What is Important to Know About NIST 800-171?

Adherence to security protocols is nothing new for people who work in federal cyber and data security circles. NIST SP 800-53 has been around for a while, and edition 5 is in the final official draught. The Federal Information Processing Standard (FIPS) Publication 200 control categories and the NIST SP 800-53 basic security control baseline served as the foundation for the security controls outlined in NIST 800-171, which are simpler to understand. The controls in SP 800-171 are focused on preserving CDI’s secrecy, but integrity and availability shouldn’t be disregarded as they are fundamental components of an information security program. Since these controls can be complicated to understand, DoD companies prefer hiring CMMC consulting firms.

Although NIST 800-171 only covers a portion of the standards outlined in NIST 800-53, it is a complicated process to comply with, particularly for small and medium-sized federal contractors. 110 security standards are outlined in NIST 800-171 over 14 control families. The following are some of the specifications that government vendors should pay close attention to since they demand more effort to comply with (either technically, procedurally or both):

Accountability and Audit (3.3.5 and 3.3.6): A crucial area of government control is auditing. The who, what, when and where of operations on an information system are revealed through audit events. The contractor (and the government) are essentially left in the dark when attempting to reconstruct events that transpired on the network in aid of an investigation without the inspection logs recording the activities happening on the information system. The correlation between the auditing process, assessment, and reporting processes is outlined in requirements 3.3.5 and 3.3.6, which also outline the necessity of audit reporting and reduction to allow on-demand analysis and reporting.

This goes beyond the conventional method of configuring the information system’s components to produce Syslog events and deliver them to a centralized Syslog server. The inspection and analysis procedure must make the substance of the audit logs known to the contractors. To facilitate “on-demand analysis,” specific activities of interest must be recognized, selected from the comprehensive audit information collection (reduced), and reported on. There are various technical ways to meet these criteria. Still, contractors shouldn’t undervalue the time it takes to comprehend the systems’ auditing capabilities, configure them properly, and create a baseline – all of which must be done before a technical execution can be implemented.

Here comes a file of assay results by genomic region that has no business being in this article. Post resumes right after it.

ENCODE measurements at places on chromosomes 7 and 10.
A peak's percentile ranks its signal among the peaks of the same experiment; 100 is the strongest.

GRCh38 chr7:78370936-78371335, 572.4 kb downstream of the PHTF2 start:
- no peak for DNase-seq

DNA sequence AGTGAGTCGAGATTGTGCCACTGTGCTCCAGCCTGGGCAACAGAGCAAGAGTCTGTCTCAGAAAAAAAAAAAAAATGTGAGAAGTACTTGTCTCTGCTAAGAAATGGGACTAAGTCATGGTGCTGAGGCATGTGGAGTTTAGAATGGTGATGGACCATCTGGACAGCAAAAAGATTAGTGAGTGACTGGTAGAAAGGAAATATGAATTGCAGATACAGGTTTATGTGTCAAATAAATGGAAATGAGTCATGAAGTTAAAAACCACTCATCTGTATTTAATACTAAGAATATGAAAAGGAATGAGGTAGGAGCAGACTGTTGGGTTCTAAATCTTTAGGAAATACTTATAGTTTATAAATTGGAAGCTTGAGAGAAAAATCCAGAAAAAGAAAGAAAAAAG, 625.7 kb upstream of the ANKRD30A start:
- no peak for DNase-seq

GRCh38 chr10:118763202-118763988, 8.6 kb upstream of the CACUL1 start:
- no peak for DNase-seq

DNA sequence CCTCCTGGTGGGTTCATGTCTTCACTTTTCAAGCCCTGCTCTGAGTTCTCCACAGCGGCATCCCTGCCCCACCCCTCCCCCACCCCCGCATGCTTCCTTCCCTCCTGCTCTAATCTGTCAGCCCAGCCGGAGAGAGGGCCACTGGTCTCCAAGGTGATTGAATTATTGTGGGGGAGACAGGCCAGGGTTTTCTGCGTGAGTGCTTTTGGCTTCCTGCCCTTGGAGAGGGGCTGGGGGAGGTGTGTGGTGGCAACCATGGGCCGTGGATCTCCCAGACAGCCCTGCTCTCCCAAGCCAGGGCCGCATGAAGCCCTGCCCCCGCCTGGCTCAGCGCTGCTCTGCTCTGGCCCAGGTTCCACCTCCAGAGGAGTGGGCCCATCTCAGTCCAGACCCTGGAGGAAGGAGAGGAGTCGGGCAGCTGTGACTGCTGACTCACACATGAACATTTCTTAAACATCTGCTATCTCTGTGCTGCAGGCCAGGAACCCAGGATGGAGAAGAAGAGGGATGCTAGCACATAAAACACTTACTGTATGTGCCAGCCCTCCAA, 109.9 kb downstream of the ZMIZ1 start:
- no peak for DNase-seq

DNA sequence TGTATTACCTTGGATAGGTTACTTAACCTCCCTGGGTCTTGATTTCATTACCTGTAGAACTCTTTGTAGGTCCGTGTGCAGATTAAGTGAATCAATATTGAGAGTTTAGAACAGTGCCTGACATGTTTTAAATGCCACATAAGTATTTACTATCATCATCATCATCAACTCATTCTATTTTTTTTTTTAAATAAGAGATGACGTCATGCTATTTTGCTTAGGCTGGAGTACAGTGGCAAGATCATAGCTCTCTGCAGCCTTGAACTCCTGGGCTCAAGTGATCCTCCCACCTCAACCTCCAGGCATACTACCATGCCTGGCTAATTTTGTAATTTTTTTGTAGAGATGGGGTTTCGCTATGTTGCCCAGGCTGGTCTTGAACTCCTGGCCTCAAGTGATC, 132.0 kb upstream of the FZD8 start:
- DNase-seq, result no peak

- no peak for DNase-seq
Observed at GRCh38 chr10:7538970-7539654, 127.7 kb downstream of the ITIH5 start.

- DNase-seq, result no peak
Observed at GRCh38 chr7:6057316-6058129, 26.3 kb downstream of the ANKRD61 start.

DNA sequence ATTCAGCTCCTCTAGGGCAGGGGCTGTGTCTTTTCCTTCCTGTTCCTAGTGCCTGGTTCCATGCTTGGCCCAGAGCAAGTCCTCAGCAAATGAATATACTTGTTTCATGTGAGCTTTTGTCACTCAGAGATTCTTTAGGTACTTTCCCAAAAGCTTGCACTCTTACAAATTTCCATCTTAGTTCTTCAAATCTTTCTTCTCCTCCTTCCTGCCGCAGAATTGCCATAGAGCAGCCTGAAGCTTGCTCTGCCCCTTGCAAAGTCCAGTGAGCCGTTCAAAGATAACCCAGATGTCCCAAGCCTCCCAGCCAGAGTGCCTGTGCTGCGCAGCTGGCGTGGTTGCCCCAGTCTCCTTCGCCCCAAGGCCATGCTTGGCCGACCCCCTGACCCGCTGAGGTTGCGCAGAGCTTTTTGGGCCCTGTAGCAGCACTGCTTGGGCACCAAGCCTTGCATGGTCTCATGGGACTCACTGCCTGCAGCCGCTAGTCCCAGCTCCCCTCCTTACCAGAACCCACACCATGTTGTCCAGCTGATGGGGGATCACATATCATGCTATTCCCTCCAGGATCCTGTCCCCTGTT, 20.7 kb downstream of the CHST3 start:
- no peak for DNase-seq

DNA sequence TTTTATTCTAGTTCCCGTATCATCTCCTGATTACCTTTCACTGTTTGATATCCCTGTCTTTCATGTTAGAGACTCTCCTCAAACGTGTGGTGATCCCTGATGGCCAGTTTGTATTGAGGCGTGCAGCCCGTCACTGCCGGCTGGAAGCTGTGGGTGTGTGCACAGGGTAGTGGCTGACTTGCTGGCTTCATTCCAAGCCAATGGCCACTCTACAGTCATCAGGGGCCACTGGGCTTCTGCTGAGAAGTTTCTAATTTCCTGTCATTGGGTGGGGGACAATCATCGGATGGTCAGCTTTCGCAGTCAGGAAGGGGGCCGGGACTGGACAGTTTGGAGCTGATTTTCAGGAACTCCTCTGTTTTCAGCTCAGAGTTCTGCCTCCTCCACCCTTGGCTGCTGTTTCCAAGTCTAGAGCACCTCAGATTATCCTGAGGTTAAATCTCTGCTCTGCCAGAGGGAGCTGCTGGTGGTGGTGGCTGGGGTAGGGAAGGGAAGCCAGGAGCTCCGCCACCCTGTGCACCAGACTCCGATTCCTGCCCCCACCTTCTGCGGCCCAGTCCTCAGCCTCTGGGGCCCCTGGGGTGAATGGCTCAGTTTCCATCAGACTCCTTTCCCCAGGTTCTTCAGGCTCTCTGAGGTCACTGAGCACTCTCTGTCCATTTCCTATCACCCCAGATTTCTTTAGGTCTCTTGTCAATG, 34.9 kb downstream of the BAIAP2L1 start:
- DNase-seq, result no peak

Multifactor authentication (MFA) for internal and network access is required by Identification and Authentication (3.5.3). There are numerous MFA options available, and it’s nice to know that neither a DOD Common Access Card (CAC) nor a Personal Identity Verification (PIV) from the federal government is necessary. MFA needs to be a well-integrated architectural solution for the system that communicates, analyzes, and retains CDI. Users already find passwords, and the complex regulations they must follow are frustrating. While adding another layer of authentication is vital, if it is not handled in a way that has minimal adverse effects on users, it may cause more user annoyance.

The requirement is for an “operational” incident handling capability, with “operational” denoting that the issue handling capability is functional and addresses every stage of the incident management process. Incident Response (3.6.1). A shelf-ware plan and set of procedures cannot support incident handling as a standalone program. CMMC compliance and cybersecurity incident handling is a specialist field that requires specialized knowledge and technical proficiency.

A group of people from administration down to those with the technical know-how to conduct forensics, solve the issue, and restore the system are also involved. To keep up with the constant changes in people and technology within a company, the plan must be periodically used (preferably quarterly). All employees of the incident management team must take part in an exercise at least once a year, even if it is not a lengthy or time-consuming occurrence.

Assessment of security (3.12.1 and 3.12.3): The system’s security controls must be “regularly assessed” and “monitored…on an ongoing basis” to make sure they remain functional. Put simply, start a regimen of ongoing observation. Constant monitoring necessitates active participation from organizational workers, including network and security administrators, just like incident response. Controls that address the system’s high-risk areas should be regularly monitored, while SP 800-171 is not prescriptive about which controls must be scanned or how frequently (e.g., at least monthly).

One instance is maintaining the security settings for information system components (see 3.4.2). Security configurations, such as system hardening, must be supported continuously and consistently. This is a useful control to automate as well. Automate as much of the program for continuous monitoring as you can.